The head of the National Weather Service has urged that "people should pay attention" to the developing snowstorm that is threatening the Washington, D.C., region and beyond. Speaking at a press briefing at NOAA's Center for Weather and Climate Prediction in College Park, Md., Dr. Louis Uccelini advised that, "if people haven't taken action and they're driving on (the I-95 corridor) on Saturday, they're at risk."
For those who might harbor some skepticism over the accuracy of the predictions for the upcoming storm, Uccelini explained that he was struck by the consistency of the forecasts.
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"I don't remember seeing four of five modeling systems having this much consistency," from seven days to one day out, he said.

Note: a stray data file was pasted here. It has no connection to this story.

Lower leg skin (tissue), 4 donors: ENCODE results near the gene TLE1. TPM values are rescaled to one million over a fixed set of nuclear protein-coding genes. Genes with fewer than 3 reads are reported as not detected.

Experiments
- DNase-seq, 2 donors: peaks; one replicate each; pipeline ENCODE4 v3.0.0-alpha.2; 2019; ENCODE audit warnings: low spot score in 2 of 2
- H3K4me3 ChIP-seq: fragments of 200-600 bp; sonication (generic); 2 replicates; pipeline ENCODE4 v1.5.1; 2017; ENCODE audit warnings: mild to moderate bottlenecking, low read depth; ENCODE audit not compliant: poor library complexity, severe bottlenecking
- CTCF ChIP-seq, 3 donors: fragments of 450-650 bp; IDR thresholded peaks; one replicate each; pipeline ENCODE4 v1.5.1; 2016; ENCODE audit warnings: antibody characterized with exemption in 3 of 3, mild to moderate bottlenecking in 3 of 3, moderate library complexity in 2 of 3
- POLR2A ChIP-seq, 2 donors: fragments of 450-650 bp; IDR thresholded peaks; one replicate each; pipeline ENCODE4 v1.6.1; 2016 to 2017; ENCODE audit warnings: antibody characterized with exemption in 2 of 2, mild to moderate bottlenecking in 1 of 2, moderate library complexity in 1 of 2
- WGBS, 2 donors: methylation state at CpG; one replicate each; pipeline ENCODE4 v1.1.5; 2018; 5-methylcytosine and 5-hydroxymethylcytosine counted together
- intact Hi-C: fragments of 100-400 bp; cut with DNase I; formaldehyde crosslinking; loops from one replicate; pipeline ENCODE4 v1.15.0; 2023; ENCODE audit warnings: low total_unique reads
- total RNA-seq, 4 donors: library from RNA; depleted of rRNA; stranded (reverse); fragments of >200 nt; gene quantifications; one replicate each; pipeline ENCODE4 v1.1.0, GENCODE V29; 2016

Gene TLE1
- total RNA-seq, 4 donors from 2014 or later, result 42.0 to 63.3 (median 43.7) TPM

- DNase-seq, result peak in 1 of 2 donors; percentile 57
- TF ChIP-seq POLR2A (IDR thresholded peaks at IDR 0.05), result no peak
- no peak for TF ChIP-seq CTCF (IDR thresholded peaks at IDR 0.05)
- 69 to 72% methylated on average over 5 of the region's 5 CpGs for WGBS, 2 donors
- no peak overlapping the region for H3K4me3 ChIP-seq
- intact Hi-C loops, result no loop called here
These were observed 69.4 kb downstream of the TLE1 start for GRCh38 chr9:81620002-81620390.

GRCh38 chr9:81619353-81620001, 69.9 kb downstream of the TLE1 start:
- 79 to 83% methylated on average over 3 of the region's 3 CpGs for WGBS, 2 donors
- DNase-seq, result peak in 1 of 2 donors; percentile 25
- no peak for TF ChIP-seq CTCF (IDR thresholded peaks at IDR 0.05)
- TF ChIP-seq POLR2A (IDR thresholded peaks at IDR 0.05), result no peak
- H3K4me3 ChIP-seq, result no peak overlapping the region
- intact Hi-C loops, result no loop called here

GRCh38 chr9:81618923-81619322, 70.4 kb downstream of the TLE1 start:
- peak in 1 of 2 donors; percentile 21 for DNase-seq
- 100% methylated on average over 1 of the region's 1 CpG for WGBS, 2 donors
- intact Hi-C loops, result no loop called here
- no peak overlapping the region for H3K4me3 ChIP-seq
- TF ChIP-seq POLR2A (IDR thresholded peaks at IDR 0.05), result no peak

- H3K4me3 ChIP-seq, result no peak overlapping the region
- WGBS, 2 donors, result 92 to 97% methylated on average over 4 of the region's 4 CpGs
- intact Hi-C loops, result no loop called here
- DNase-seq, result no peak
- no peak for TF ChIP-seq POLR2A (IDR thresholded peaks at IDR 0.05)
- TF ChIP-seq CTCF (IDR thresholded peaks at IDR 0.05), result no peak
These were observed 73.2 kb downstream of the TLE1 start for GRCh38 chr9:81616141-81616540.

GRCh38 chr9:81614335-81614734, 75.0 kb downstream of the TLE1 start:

The latest NWS forecast predicts a 73 percent chance that more than 18 inches of snow will fall on the Washington area, beginning Friday evening and continuing through Saturday. That would be the city's biggest snowstorm in almost 100 years and the third largest in its history, although some outlier models suggest the total could even reach 30 inches, which would be a record. The weather service has upgraded existing blizzard watches for the DC area to blizzard warnings, and has issued blizzard watches for New Jersey and the fringes of the New York City area.